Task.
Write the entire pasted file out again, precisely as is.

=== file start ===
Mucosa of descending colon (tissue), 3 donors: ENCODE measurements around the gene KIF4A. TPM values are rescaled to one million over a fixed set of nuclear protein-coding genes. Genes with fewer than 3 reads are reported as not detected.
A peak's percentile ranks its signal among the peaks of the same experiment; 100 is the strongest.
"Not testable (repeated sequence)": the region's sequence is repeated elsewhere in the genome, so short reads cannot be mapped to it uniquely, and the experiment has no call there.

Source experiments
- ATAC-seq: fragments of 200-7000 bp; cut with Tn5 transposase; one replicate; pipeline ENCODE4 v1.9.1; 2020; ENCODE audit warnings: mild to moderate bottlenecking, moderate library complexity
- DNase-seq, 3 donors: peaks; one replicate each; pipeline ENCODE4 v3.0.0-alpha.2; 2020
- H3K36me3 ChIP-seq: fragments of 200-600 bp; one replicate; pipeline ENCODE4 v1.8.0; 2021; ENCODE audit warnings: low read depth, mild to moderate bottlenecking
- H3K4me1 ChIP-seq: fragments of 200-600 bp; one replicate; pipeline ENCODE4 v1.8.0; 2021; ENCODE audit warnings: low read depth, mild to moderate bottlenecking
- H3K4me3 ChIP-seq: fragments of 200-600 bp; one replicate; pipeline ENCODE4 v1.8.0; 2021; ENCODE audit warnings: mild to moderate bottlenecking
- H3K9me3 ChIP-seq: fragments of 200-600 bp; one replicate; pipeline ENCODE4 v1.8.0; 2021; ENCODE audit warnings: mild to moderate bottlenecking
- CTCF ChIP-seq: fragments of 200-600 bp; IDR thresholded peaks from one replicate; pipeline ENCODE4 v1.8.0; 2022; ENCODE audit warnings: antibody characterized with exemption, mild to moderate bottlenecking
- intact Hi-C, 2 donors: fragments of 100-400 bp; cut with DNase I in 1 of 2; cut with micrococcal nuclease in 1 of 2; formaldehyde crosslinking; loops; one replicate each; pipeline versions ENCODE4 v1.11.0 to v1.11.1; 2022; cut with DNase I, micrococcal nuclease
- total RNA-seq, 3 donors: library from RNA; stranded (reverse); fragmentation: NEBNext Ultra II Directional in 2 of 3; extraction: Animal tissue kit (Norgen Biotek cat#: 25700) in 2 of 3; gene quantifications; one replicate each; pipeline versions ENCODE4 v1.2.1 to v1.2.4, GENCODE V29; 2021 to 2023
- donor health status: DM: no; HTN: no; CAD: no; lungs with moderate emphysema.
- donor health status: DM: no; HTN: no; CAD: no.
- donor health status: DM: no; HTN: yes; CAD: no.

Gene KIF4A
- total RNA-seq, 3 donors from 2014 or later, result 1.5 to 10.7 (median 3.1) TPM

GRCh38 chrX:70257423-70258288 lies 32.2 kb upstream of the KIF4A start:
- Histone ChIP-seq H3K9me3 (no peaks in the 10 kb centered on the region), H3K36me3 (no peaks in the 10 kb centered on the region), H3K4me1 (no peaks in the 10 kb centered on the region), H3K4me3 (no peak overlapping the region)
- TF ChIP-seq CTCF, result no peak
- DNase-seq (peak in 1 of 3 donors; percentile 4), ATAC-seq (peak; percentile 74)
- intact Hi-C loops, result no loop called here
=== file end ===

Mucosa of descending colon (tissue), 3 donors: ENCODE measurements around the gene KIF4A. TPM values are rescaled to one million over a fixed set of nuclear protein-coding genes. Genes with fewer than 3 reads are reported as not detected.
A peak's percentile ranks its signal among the peaks of the same experiment; 100 is the strongest.
"Not testable (repeated sequence)": the region's sequence is repeated elsewhere in the genome, so short reads cannot be mapped to it uniquely, and the experiment has no call there.

Source experiments
- ATAC-seq: fragments of 200-7000 bp; cut with Tn5 transposase; one replicate; pipeline ENCODE4 v1.9.1; 2020; ENCODE audit warnings: mild to moderate bottlenecking, moderate library complexity
- DNase-seq, 3 donors: peaks; one replicate each; pipeline ENCODE4 v3.0.0-alpha.2; 2020
- H3K36me3 ChIP-seq: fragments of 200-600 bp; one replicate; pipeline ENCODE4 v1.8.0; 2021; ENCODE audit warnings: low read depth, mild to moderate bottlenecking
- H3K4me1 ChIP-seq: fragments of 200-600 bp; one replicate; pipeline ENCODE4 v1.8.0; 2021; ENCODE audit warnings: low read depth, mild to moderate bottlenecking
- H3K4me3 ChIP-seq: fragments of 200-600 bp; one replicate; pipeline ENCODE4 v1.8.0; 2021; ENCODE audit warnings: mild to moderate bottlenecking
- H3K9me3 ChIP-seq: fragments of 200-600 bp; one replicate; pipeline ENCODE4 v1.8.0; 2021; ENCODE audit warnings: mild to moderate bottlenecking
- CTCF ChIP-seq: fragments of 200-600 bp; IDR thresholded peaks from one replicate; pipeline ENCODE4 v1.8.0; 2022; ENCODE audit warnings: antibody characterized with exemption, mild to moderate bottlenecking
- intact Hi-C, 2 donors: fragments of 100-400 bp; cut with DNase I in 1 of 2; cut with micrococcal nuclease in 1 of 2; formaldehyde crosslinking; loops; one replicate each; pipeline versions ENCODE4 v1.11.0 to v1.11.1; 2022; cut with DNase I, micrococcal nuclease
- total RNA-seq, 3 donors: library from RNA; stranded (reverse); fragmentation: NEBNext Ultra II Directional in 2 of 3; extraction: Animal tissue kit (Norgen Biotek cat#: 25700) in 2 of 3; gene quantifications; one replicate each; pipeline versions ENCODE4 v1.2.1 to v1.2.4, GENCODE V29; 2021 to 2023
- donor health status: DM: no; HTN: no; CAD: no; lungs with moderate emphysema.
- donor health status: DM: no; HTN: no; CAD: no.
- donor health status: DM: no; HTN: yes; CAD: no.

Gene KIF4A
- total RNA-seq, 3 donors from 2014 or later, result 1.5 to 10.7 (median 3.1) TPM

GRCh38 chrX:70257423-70258288 lies 32.2 kb upstream of the KIF4A start:
- Histone ChIP-seq H3K9me3 (no peaks in the 10 kb centered on the region), H3K36me3 (no peaks in the 10 kb centered on the region), H3K4me1 (no peaks in the 10 kb centered on the region), H3K4me3 (no peak overlapping the region)
- TF ChIP-seq CTCF, result no peak
- DNase-seq (peak in 1 of 3 donors; percentile 4), ATAC-seq (peak; percentile 74)
- intact Hi-C loops, result no loop called here